On the 8th of July 1709 an event happened on the territories of Ukraine on the left bank, which completely changed the political situation in Europe. On that day the army of the Russian Tsar Peter the 1st during the Great Northern War (17001721) near city Poltava overcame and broke swedish army headed by the king Karl the 12th, whose army the hetman of Ukraine Ivan Mazepa also joined and who wanted to gain the independence of Ukraine as well as Zaporozke army. Trying to escape from being caught, Karl the 12th and I. Mazepa moved to Osman Empire, where they received a permit to live in village Varnytsya near the city Bendery. In autumn the same year I. Mazepa died and Karl the 12th stayed here for several more years. The Poltava battle became a turning point in the history of Polish and Ukrainian people, marking the beginning of the final decay of Polish republic with further division of Polish ethnic lands between its stronger neighbors and postponing the independence of Ukraine for almost 3 centuries.

The strengthening of Moscow in Polish republic started during the elections of the Polish king’s Yan Sobesky follower (16741696), who became famous for his bright victory over the Turkish near Vienna (1683). Two candidates were trying to occupy the throne at that time – a french prince Francois Luis De Conti, who was supported by the majority of noblemen at the elective sejm 1697 and a saxon Fridrich August the 1st from the dynasty of Vettiny, the representative of the minority. Having used this situation, the Moscow Tsar Peter the 1st, being afraid of the strengthening France’s positions, through bribes and threats supported Fridrich August, who took the name of the king August the 2nd the Saxon (16971733). In 17041709 he lost his throne and it was occupied by voivod from Poznan Stanislav Leschynsky, who was supported by Swedish king Karl the 12th. There was a cruel fight between pro-Moscow side and pro-swedish side.[44]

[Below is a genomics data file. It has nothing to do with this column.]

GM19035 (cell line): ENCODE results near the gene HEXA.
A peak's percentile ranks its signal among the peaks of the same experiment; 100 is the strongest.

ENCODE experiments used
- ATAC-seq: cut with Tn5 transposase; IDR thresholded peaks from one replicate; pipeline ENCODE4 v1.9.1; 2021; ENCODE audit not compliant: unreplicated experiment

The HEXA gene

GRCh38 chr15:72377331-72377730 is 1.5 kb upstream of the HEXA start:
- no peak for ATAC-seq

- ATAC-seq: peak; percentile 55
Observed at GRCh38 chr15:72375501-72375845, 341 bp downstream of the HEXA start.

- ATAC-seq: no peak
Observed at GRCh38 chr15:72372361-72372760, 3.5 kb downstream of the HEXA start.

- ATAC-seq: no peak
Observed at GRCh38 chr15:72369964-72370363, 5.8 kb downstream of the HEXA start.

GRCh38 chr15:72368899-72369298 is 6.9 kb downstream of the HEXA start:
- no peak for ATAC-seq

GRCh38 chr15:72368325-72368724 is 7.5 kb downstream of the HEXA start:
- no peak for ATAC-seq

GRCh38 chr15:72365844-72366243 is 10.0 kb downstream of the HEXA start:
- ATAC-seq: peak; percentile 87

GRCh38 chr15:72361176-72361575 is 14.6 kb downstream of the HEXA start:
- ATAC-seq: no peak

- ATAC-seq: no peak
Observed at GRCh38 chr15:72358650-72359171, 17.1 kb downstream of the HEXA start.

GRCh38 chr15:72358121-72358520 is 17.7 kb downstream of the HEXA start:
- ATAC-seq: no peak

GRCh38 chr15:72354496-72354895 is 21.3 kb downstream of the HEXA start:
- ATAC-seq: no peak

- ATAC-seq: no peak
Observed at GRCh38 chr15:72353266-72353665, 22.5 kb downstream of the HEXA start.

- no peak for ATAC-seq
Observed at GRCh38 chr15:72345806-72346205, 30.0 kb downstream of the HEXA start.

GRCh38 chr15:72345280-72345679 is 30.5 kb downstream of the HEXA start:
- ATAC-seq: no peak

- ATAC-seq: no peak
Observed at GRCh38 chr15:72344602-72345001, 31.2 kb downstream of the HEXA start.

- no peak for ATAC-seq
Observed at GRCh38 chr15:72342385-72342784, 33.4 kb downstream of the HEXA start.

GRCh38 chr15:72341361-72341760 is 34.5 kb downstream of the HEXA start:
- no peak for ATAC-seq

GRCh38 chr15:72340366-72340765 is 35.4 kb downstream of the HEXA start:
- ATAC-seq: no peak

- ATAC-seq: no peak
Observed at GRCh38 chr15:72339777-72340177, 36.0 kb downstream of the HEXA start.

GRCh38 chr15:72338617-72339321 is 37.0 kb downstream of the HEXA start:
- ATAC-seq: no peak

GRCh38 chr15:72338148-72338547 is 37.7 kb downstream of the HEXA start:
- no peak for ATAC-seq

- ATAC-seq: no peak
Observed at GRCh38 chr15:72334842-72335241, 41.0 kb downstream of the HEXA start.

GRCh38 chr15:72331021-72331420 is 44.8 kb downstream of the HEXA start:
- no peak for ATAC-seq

Soon after the Poltava battle the meeting was held in Torun between August the 2nd the Saxon and Peter the 1st, during which the Russian Tsar took the liability to guarantee the safety of the Polish republic and supported the desire of the saxon to return a Polish throne to himself. As a consequence of complicated internal and external political fight, the Polish-Saxon personal union was renewed, however, the Polish republic got out very weak of the Northern war. This can be explained by huge material and human loss, caused by military actions on its territories and epidemic; not seen before political anarchy, connected with the fight of wealthy groups, which in the race for own benefits often ignored the state-national interests. The Polish republic which was considered a formal winner in the war lost also a part of ethnic territories of the Polish people; according to the Swedish-Prussian agreement in 1720 Western Pomerania with city Stettin (Szczecin), which was only returned to Poland after the end of the Second World War, joined the Prussian kingdom. After the Great Northern war the foreign interference into internal matters of Polish republic strengthened very much. This first of all was Russia, which less and less started to take its weakened neighbor into account, constantly and seriously interfering into its internal matters.[45] In the 1717 so-called Dumb Sejm took place, during which the ambassadors, surrounded by Russian army, were forced to agree with the limitation of the Polish republic’s army to 1820 thousand of people for the Polish Kingdom and to 6 thousand for the Grand Duchy of Lithuania. These limits made any resistance against the threat of invasion of some of the neighbors on its territory (the proportion of the Polish republic army to the army of Russia, Austria, Prussia, were 1:28; 1:17; and 1:11) practically impossible.[46]